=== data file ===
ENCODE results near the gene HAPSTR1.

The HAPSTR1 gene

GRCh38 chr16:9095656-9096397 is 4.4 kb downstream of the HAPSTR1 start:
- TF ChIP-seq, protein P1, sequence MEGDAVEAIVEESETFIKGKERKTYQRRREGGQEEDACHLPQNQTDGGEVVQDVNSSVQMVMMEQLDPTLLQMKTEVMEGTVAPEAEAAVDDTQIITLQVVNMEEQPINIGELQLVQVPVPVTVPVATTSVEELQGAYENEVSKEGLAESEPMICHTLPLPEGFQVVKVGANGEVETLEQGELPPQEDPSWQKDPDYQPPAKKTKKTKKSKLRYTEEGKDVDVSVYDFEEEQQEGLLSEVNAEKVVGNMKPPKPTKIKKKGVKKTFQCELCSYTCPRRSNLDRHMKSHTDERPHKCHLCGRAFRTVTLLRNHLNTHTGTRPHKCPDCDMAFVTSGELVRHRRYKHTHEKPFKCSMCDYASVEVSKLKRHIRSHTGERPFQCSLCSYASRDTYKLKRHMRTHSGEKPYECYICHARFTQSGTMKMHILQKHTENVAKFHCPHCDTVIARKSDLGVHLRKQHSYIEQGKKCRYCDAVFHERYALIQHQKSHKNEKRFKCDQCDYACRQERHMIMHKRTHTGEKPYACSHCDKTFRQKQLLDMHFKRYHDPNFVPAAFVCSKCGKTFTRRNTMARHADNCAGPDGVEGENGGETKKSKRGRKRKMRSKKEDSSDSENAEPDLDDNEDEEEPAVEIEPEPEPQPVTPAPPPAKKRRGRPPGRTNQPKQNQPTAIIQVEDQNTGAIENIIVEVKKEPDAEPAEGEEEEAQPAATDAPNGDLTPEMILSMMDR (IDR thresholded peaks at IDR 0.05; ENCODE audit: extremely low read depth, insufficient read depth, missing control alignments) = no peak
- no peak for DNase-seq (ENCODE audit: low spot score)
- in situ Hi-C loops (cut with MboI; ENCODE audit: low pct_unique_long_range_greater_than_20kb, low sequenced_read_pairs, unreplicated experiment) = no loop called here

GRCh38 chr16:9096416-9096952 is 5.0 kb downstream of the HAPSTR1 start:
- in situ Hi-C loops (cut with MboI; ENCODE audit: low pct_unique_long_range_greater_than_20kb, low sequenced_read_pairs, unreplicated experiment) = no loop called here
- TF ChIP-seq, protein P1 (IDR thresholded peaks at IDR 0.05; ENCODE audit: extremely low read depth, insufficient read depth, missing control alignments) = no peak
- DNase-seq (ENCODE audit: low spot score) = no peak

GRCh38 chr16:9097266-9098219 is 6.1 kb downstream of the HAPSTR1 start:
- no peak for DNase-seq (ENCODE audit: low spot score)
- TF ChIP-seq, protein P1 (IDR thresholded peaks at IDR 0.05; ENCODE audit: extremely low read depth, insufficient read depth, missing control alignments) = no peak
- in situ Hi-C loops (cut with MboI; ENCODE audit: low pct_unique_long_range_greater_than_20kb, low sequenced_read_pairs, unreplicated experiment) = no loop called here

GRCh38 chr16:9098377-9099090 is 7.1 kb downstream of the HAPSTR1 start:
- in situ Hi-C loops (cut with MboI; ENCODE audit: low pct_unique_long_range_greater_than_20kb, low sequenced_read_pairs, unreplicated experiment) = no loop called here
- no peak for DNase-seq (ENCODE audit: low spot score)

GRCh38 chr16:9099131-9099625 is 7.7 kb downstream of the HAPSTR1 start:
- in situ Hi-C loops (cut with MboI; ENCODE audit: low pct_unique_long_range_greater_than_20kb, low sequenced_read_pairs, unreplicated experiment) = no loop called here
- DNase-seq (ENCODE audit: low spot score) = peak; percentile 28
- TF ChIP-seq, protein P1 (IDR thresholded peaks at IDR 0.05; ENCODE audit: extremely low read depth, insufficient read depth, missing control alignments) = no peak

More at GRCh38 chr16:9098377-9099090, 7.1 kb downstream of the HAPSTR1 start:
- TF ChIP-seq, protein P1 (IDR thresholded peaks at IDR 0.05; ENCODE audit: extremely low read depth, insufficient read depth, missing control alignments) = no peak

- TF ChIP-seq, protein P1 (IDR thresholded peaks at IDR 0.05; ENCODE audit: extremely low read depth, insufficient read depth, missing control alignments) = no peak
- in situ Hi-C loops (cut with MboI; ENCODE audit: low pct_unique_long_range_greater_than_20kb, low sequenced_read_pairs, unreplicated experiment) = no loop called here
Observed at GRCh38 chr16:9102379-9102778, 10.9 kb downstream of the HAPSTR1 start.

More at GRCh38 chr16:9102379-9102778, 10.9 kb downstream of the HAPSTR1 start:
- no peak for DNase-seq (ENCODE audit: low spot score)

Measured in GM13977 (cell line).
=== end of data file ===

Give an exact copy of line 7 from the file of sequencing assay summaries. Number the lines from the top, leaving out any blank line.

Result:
GRCh38 chr16:9096416-9096952 is 5.0 kb downstream of the HAPSTR1 start: